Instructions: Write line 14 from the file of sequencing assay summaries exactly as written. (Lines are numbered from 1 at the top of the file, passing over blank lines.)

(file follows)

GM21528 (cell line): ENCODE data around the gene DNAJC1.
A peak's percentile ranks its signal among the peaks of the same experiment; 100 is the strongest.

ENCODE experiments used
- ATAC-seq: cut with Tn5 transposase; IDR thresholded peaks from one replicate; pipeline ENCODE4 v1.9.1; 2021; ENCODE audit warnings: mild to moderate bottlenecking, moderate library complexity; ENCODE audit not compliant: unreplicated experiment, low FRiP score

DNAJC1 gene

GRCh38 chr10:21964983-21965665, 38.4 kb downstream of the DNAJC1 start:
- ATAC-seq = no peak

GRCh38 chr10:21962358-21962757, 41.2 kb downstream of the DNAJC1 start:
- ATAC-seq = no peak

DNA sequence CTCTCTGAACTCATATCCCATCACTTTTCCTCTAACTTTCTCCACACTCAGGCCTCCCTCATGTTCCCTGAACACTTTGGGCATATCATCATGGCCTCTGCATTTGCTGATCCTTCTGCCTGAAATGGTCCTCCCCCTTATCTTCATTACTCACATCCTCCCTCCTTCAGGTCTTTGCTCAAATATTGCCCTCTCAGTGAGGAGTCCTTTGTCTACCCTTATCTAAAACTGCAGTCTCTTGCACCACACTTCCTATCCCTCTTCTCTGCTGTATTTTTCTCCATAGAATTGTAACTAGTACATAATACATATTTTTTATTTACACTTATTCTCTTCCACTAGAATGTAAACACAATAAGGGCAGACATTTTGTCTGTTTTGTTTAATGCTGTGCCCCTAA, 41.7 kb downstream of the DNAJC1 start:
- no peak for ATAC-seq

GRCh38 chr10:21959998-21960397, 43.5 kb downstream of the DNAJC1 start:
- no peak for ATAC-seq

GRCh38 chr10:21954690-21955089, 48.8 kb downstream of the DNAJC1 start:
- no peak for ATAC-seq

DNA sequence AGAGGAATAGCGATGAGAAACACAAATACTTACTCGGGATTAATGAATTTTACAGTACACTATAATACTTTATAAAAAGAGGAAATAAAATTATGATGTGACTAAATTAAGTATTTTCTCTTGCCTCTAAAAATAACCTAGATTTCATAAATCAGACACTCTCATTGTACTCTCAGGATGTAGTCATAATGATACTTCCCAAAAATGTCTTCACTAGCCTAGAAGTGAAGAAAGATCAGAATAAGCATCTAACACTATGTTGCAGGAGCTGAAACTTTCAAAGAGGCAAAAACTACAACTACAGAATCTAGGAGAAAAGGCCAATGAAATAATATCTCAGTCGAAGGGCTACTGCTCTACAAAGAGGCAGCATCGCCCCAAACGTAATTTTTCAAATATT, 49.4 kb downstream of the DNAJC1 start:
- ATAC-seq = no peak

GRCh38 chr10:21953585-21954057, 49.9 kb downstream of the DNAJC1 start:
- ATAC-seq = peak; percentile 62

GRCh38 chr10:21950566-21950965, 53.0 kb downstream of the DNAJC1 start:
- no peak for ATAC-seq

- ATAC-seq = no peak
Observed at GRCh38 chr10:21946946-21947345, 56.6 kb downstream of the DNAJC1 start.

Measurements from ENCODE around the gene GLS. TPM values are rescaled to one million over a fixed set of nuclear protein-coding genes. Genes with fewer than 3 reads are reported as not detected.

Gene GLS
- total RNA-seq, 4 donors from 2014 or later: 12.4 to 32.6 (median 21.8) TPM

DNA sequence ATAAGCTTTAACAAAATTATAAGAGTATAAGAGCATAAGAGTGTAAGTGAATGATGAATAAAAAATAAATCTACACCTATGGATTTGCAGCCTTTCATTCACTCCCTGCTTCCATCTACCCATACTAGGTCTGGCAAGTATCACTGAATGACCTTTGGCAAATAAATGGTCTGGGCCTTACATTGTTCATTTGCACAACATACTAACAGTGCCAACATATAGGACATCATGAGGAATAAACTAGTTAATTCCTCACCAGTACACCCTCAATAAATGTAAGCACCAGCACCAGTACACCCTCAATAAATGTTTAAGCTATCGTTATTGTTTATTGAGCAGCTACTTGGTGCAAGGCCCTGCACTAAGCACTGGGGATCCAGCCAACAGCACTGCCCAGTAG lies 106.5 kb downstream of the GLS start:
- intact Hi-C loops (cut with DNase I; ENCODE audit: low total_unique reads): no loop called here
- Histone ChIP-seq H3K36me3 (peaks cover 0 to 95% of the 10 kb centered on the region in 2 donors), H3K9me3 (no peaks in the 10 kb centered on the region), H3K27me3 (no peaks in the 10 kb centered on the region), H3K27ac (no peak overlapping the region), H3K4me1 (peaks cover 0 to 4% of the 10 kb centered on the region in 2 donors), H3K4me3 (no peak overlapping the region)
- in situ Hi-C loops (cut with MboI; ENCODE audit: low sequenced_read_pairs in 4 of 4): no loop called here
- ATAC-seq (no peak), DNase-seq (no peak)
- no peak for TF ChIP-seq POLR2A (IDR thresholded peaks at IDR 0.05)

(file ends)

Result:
GRCh38 chr10:21954690-21955089, 48.8 kb downstream of the DNAJC1 start: